Null Family History & Genealogy

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Null Last Name History & Origin

Updated Sep 13, 2017


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Member since 2011
JerryAnn Robbins
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JerryAnn Robbins commented
Philip Null was known as the "Old Warrior" by his family. He fought in the Revolutionary War and was with George Washington at the crossing of the Delaware, on the night before the attack on Trenton, New Jersey. As they were loading the boats, Philip saw a man in a cape but didn't recognize the man. He told him to "Get the holle out of my way!" as he was trying to get his men loaded into a boat in icy weather. The man stepped aside; only then did Philip realize it was the commander-in-chief, who did not reprimand Philip as he was only doing his duty. Later, Philip would receive land next to that of Washington in West Virginia as a reward for his service.

Before the war was over, Philip and his family moved to North Caroline, where further adventures awaited him. The Tories were fierce in the area where he settled, near present day Lincolnton, North Carolina. During a local fight, Philip's throat was cut, but his wife rescued him from the battlefield afterward and he survived to join Francis "The Swamp Fox" Marion's guerrila band. He was so impressed with Marion that he named one of his younger sons Francis Marion.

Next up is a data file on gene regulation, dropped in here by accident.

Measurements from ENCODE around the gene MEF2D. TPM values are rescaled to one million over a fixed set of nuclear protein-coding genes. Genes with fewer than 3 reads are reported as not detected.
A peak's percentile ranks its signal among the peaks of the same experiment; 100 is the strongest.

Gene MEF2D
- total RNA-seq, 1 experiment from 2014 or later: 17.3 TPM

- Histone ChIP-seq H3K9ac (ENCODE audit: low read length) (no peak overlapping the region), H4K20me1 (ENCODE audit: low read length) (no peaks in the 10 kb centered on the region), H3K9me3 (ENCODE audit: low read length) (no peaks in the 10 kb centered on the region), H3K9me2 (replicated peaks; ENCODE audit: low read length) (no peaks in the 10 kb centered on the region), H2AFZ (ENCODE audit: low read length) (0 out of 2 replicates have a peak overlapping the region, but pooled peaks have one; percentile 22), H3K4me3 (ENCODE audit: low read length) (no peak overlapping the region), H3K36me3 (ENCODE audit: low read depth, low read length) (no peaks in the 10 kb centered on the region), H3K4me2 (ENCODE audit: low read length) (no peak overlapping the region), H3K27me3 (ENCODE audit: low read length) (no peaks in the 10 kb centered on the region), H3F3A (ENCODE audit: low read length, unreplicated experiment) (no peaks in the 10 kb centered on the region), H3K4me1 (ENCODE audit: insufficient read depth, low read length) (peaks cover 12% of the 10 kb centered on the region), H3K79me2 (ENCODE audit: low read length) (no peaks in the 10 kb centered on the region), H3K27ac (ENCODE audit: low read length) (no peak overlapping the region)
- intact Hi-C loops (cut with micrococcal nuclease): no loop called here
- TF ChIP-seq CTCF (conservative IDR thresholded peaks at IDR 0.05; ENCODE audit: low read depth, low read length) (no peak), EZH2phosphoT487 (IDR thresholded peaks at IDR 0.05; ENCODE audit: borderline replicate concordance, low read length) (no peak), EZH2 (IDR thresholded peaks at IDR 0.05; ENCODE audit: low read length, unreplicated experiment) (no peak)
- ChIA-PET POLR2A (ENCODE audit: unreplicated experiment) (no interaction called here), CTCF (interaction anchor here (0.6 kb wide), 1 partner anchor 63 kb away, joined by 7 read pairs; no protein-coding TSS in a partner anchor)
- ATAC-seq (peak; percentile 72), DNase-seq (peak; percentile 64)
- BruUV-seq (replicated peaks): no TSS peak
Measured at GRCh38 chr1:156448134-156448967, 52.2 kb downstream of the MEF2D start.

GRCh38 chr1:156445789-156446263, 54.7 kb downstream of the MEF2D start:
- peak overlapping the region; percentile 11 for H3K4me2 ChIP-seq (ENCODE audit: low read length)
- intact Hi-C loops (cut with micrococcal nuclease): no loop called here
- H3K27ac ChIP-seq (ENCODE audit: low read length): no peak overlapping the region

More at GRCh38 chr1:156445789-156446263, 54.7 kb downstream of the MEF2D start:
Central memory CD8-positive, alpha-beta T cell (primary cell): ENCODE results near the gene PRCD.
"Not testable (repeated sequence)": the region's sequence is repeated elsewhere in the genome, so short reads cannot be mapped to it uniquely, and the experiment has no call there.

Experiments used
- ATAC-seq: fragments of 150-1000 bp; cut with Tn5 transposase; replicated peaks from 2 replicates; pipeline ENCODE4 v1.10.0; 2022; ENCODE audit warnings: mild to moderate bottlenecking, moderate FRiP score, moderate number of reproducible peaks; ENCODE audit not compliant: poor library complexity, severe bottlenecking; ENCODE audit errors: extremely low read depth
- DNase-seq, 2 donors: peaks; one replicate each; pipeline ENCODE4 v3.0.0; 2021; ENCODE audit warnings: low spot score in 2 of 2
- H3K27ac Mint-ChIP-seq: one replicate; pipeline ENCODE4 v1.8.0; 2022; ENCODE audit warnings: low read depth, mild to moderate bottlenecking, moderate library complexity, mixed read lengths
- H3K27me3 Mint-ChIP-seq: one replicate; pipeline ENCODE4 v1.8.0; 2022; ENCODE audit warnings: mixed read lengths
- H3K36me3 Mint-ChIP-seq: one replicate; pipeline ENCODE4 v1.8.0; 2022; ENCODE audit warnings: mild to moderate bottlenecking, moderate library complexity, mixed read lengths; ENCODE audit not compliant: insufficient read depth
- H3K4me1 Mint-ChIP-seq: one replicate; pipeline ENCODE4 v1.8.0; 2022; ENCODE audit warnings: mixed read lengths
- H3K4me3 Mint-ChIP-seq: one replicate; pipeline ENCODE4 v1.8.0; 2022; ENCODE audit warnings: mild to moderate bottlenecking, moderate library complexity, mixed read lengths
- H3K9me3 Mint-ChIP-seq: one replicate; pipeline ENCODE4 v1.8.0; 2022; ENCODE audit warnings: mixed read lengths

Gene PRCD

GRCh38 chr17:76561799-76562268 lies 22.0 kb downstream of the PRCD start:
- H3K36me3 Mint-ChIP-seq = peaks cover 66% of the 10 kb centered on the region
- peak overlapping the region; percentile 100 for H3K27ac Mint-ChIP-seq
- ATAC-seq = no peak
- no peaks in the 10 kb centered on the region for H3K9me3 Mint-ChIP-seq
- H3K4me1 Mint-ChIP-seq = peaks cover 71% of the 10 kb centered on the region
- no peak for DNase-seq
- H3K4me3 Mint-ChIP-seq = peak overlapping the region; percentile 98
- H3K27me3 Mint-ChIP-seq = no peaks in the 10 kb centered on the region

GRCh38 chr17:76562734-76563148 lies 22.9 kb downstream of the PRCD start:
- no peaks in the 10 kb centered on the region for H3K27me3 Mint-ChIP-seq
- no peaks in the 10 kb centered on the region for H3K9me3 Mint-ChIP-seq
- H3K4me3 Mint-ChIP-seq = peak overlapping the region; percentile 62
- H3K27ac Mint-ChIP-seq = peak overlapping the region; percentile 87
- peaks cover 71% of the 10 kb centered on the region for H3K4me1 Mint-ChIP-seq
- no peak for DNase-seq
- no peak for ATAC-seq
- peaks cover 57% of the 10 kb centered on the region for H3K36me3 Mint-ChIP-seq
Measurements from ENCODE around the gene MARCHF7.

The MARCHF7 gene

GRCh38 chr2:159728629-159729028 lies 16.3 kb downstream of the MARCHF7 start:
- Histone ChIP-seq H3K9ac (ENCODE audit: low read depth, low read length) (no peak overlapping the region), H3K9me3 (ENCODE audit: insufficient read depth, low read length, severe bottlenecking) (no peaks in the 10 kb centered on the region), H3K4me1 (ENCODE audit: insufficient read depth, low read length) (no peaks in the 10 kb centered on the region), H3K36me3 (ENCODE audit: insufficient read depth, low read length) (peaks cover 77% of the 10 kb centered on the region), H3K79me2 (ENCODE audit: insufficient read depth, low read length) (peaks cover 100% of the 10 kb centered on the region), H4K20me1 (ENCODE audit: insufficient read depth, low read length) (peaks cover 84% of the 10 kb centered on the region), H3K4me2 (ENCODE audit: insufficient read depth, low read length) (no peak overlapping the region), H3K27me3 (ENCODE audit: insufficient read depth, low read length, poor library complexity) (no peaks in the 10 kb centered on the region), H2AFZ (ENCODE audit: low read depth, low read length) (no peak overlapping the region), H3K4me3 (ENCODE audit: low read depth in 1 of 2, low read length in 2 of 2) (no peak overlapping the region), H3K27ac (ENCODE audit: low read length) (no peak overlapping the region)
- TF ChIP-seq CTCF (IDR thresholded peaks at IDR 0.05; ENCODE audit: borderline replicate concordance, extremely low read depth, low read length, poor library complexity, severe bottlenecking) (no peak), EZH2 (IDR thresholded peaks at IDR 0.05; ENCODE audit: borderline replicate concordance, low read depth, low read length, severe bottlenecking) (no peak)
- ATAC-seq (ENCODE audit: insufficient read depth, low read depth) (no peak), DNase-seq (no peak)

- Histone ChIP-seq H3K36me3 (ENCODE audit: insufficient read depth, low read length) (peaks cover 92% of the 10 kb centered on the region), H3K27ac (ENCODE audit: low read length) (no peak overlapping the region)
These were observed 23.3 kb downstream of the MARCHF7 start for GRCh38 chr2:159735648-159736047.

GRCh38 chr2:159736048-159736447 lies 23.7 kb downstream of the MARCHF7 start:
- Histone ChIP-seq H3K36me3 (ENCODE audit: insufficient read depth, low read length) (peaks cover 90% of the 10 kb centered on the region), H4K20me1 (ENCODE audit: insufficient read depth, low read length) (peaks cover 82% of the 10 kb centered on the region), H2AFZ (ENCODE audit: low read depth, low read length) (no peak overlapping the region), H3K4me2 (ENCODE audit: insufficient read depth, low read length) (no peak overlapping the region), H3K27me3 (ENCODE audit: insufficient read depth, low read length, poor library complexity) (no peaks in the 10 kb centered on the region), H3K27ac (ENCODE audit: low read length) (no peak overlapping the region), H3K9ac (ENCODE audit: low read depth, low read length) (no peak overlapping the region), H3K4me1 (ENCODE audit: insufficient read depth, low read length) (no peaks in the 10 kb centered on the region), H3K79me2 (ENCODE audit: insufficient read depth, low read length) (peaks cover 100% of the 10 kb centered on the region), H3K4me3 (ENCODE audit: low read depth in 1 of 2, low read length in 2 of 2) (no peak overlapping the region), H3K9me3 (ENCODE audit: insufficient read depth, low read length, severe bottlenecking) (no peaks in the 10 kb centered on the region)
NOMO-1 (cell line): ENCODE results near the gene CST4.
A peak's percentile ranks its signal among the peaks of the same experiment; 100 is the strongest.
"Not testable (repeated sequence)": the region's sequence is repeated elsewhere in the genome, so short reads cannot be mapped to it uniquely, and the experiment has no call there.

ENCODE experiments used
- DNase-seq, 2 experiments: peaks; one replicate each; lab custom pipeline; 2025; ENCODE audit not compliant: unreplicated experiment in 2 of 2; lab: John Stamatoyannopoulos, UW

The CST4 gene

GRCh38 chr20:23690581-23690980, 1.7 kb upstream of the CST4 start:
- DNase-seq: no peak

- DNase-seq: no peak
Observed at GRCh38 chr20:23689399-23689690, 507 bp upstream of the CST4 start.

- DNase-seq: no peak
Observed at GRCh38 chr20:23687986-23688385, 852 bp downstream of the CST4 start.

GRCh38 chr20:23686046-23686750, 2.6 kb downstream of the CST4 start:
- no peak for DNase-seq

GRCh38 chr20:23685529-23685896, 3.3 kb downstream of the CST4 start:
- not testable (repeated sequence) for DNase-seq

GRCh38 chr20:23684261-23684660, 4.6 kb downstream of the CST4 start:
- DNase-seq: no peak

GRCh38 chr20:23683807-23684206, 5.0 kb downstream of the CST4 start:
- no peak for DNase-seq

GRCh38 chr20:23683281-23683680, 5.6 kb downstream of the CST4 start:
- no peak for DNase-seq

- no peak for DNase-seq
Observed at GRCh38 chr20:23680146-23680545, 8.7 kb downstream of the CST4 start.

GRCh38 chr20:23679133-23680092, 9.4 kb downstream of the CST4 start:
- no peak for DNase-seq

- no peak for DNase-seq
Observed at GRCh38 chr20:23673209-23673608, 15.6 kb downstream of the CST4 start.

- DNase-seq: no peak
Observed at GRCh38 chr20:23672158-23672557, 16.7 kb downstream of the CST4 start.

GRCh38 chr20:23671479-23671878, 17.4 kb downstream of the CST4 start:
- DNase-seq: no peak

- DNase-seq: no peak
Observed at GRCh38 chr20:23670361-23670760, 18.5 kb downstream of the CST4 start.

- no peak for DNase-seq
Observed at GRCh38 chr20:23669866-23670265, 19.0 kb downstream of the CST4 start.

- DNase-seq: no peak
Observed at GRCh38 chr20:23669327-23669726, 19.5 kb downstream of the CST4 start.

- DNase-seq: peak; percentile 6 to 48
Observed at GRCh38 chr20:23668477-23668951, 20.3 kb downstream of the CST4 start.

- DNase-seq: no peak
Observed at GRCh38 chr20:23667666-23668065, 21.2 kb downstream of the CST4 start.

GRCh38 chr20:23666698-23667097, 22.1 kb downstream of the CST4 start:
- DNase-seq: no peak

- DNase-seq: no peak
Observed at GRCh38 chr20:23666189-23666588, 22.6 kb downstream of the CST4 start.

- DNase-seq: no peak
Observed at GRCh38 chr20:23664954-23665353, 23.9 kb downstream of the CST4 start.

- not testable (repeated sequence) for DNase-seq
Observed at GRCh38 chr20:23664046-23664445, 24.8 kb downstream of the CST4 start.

Philip was to live in North Carolina only about 15 years. The western territories were being made safe from the Indians by Mad Anthony Wayne's Legion, who defeated the Miami, Shawnee and other tribes at the Battle of Fallen Timbers in 1794. Philip decided to claim his acres for fighting in the war. He sold his land around Lincolnton and headed north through Virginia until he reached western Pennsylvania about 1798. Here he rested a bit, and his children, now teenagers, got acquainted with the local people. Henry, his oldest son, settle down and married in Westmoreland County. A daughter, Gloria, married a local boy, Ludwig "Lewis" Otterman; he went with Philip's family to West Virginia.

Lewis and Gloria later moved west to Montgomery County, Indiana, and it is from these roots that I descended.

Philip's wife Margaret died in 1826. In 1834, Philip set out to visit his son, Henry, in Westmoreland County, Pa. He never reached his destination. He contacted cholera while waiting for the steamboat at Point Pleasant, West Virginia and died there.
Mar 19, 2011 · Reply

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